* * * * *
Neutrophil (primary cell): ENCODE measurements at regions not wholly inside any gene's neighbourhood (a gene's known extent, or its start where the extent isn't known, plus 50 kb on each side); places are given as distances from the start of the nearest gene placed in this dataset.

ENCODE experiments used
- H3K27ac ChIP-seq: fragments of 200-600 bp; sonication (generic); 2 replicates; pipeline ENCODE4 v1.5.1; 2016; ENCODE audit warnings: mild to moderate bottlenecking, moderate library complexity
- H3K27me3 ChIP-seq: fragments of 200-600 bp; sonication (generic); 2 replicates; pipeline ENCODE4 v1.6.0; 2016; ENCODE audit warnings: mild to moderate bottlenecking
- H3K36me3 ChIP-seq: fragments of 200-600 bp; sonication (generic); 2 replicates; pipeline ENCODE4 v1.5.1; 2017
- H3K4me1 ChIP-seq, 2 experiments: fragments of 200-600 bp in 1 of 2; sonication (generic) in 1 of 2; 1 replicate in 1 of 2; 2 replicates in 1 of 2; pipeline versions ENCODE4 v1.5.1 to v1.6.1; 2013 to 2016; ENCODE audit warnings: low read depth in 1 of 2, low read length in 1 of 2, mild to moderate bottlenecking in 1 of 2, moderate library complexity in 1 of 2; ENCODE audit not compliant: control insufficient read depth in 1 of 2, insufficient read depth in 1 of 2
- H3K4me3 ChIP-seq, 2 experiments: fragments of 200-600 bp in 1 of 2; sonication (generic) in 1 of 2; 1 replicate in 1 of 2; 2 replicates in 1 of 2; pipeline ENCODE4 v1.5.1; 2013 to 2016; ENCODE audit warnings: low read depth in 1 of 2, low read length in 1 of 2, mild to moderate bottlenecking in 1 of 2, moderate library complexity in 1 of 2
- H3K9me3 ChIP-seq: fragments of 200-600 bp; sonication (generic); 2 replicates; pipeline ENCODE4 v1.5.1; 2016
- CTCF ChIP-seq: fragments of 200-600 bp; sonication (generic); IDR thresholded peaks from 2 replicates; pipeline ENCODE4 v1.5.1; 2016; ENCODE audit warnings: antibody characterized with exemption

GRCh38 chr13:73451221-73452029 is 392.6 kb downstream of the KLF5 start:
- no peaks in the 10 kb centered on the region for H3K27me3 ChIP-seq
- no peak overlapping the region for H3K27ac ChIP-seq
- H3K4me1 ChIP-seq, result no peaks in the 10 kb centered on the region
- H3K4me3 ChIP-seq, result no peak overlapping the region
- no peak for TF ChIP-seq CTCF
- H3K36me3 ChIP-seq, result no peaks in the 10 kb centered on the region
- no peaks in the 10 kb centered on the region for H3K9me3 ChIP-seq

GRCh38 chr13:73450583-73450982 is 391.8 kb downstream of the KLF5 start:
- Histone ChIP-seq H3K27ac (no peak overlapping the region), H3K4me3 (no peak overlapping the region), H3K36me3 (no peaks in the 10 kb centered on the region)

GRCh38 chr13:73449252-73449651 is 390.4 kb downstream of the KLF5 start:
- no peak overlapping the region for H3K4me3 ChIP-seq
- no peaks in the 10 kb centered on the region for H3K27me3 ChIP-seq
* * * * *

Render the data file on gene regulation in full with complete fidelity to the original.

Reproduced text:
Neutrophil (primary cell): ENCODE measurements at regions not wholly inside any gene's neighbourhood (a gene's known extent, or its start where the extent isn't known, plus 50 kb on each side); places are given as distances from the start of the nearest gene placed in this dataset.

ENCODE experiments used
- H3K27ac ChIP-seq: fragments of 200-600 bp; sonication (generic); 2 replicates; pipeline ENCODE4 v1.5.1; 2016; ENCODE audit warnings: mild to moderate bottlenecking, moderate library complexity
- H3K27me3 ChIP-seq: fragments of 200-600 bp; sonication (generic); 2 replicates; pipeline ENCODE4 v1.6.0; 2016; ENCODE audit warnings: mild to moderate bottlenecking
- H3K36me3 ChIP-seq: fragments of 200-600 bp; sonication (generic); 2 replicates; pipeline ENCODE4 v1.5.1; 2017
- H3K4me1 ChIP-seq, 2 experiments: fragments of 200-600 bp in 1 of 2; sonication (generic) in 1 of 2; 1 replicate in 1 of 2; 2 replicates in 1 of 2; pipeline versions ENCODE4 v1.5.1 to v1.6.1; 2013 to 2016; ENCODE audit warnings: low read depth in 1 of 2, low read length in 1 of 2, mild to moderate bottlenecking in 1 of 2, moderate library complexity in 1 of 2; ENCODE audit not compliant: control insufficient read depth in 1 of 2, insufficient read depth in 1 of 2
- H3K4me3 ChIP-seq, 2 experiments: fragments of 200-600 bp in 1 of 2; sonication (generic) in 1 of 2; 1 replicate in 1 of 2; 2 replicates in 1 of 2; pipeline ENCODE4 v1.5.1; 2013 to 2016; ENCODE audit warnings: low read depth in 1 of 2, low read length in 1 of 2, mild to moderate bottlenecking in 1 of 2, moderate library complexity in 1 of 2
- H3K9me3 ChIP-seq: fragments of 200-600 bp; sonication (generic); 2 replicates; pipeline ENCODE4 v1.5.1; 2016
- CTCF ChIP-seq: fragments of 200-600 bp; sonication (generic); IDR thresholded peaks from 2 replicates; pipeline ENCODE4 v1.5.1; 2016; ENCODE audit warnings: antibody characterized with exemption

GRCh38 chr13:73451221-73452029 is 392.6 kb downstream of the KLF5 start:
- no peaks in the 10 kb centered on the region for H3K27me3 ChIP-seq
- no peak overlapping the region for H3K27ac ChIP-seq
- H3K4me1 ChIP-seq, result no peaks in the 10 kb centered on the region
- H3K4me3 ChIP-seq, result no peak overlapping the region
- no peak for TF ChIP-seq CTCF
- H3K36me3 ChIP-seq, result no peaks in the 10 kb centered on the region
- no peaks in the 10 kb centered on the region for H3K9me3 ChIP-seq

GRCh38 chr13:73450583-73450982 is 391.8 kb downstream of the KLF5 start:
- Histone ChIP-seq H3K27ac (no peak overlapping the region), H3K4me3 (no peak overlapping the region), H3K36me3 (no peaks in the 10 kb centered on the region)

GRCh38 chr13:73449252-73449651 is 390.4 kb downstream of the KLF5 start:
- no peak overlapping the region for H3K4me3 ChIP-seq
- no peaks in the 10 kb centered on the region for H3K27me3 ChIP-seq